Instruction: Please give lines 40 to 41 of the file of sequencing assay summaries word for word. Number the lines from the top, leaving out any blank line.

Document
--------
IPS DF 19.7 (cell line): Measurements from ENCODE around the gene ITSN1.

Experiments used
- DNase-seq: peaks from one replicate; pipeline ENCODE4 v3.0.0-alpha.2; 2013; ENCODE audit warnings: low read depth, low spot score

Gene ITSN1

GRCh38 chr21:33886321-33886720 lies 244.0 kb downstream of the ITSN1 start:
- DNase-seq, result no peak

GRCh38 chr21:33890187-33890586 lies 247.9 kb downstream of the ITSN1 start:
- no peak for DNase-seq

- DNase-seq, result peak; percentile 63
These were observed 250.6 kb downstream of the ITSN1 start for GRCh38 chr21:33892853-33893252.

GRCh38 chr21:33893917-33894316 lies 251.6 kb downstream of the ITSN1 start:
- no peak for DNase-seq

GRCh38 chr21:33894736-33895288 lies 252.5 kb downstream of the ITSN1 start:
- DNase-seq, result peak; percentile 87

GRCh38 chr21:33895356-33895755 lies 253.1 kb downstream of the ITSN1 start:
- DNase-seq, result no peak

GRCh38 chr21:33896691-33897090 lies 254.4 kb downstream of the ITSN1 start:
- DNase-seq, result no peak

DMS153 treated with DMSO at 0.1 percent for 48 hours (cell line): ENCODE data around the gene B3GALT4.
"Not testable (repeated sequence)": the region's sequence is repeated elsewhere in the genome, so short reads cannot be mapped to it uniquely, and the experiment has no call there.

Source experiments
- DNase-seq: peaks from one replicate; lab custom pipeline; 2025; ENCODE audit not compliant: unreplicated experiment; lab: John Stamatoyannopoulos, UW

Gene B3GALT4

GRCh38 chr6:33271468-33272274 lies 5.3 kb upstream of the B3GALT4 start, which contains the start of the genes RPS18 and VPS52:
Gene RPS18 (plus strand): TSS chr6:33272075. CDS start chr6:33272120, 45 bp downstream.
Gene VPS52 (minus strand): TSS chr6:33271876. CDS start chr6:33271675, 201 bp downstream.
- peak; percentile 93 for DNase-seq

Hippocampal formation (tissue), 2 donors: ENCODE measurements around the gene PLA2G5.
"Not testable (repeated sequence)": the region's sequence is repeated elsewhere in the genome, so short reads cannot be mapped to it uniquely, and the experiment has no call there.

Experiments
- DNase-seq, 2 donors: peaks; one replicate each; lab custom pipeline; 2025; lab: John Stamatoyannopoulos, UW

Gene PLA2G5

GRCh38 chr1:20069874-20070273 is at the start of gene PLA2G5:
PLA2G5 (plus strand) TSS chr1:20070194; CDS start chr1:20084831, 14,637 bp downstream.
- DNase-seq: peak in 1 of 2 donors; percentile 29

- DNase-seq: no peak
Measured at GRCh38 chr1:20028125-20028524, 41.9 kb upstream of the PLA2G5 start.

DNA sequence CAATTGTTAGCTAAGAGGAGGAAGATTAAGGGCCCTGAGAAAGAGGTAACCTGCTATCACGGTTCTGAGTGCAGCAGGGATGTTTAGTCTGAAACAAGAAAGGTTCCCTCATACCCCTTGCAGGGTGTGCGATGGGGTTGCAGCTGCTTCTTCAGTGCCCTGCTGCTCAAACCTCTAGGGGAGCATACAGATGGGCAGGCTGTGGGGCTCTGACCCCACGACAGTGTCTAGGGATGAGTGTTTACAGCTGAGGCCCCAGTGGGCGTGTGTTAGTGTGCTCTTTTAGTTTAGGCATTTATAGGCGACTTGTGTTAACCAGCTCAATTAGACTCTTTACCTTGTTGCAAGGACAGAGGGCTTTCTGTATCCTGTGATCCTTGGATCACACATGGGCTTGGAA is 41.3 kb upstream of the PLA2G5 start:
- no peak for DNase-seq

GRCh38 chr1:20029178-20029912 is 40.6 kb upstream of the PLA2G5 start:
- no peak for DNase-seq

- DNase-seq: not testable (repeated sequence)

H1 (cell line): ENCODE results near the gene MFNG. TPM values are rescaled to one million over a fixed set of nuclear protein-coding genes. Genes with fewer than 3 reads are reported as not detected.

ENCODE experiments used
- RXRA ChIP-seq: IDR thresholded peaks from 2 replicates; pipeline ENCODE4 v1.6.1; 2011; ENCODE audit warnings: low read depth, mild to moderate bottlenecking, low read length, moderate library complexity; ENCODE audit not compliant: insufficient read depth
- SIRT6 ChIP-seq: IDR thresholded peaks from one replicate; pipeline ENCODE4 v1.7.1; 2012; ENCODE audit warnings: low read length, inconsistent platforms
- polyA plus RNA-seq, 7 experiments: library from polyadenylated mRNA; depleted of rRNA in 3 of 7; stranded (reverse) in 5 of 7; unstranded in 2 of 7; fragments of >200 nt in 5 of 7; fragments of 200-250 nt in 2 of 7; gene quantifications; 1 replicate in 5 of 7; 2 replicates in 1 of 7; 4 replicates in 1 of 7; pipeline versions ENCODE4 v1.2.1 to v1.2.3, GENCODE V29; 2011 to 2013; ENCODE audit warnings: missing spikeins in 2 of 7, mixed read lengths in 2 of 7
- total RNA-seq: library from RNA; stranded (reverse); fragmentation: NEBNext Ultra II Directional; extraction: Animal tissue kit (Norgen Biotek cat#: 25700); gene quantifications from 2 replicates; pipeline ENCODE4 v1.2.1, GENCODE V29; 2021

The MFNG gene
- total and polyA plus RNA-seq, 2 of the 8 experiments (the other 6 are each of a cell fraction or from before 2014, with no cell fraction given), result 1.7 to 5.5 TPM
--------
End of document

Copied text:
GRCh38 chr1:20029178-20029912 is 40.6 kb upstream of the PLA2G5 start:
- no peak for DNase-seq